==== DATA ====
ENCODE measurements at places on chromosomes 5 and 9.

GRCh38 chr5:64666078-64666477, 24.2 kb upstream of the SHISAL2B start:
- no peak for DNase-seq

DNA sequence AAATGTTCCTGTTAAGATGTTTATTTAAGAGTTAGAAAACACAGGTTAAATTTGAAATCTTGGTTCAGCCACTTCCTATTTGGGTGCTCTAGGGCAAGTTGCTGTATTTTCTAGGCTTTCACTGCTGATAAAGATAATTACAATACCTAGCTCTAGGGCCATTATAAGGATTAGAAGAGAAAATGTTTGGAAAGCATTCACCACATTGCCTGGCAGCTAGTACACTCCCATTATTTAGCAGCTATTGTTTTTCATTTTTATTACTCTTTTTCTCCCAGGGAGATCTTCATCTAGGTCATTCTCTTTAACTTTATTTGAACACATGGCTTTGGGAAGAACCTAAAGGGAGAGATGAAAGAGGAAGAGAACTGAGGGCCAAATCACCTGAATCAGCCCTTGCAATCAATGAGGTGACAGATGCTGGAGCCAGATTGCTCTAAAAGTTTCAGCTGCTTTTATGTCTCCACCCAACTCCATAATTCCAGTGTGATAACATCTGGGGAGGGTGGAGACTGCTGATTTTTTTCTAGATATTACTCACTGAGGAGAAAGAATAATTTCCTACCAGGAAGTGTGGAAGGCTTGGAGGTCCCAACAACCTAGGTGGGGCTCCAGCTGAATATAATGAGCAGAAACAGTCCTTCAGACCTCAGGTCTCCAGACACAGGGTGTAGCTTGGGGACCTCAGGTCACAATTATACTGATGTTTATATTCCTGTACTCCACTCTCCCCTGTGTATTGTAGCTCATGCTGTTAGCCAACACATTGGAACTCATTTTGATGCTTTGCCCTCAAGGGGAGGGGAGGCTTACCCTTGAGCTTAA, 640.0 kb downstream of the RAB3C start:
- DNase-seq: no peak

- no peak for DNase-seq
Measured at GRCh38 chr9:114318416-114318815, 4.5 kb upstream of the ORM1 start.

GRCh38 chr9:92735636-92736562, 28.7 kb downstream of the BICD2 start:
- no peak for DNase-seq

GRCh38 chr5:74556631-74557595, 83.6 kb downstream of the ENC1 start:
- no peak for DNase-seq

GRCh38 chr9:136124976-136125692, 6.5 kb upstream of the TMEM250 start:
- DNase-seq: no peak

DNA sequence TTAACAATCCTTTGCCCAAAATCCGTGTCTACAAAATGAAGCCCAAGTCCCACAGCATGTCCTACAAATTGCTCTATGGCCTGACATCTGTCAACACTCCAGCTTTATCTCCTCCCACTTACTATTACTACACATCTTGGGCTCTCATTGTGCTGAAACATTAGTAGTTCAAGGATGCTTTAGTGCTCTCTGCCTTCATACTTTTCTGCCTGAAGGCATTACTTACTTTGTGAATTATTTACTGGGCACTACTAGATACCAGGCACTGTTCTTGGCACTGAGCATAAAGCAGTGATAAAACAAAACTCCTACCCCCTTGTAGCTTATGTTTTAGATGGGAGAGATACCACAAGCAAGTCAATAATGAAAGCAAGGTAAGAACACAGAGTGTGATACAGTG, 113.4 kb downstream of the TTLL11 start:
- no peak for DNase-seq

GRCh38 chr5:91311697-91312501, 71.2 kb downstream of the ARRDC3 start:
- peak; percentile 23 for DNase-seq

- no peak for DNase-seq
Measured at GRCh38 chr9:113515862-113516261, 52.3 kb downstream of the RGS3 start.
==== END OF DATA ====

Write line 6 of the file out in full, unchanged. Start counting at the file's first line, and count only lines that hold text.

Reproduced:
- no peak for DNase-seq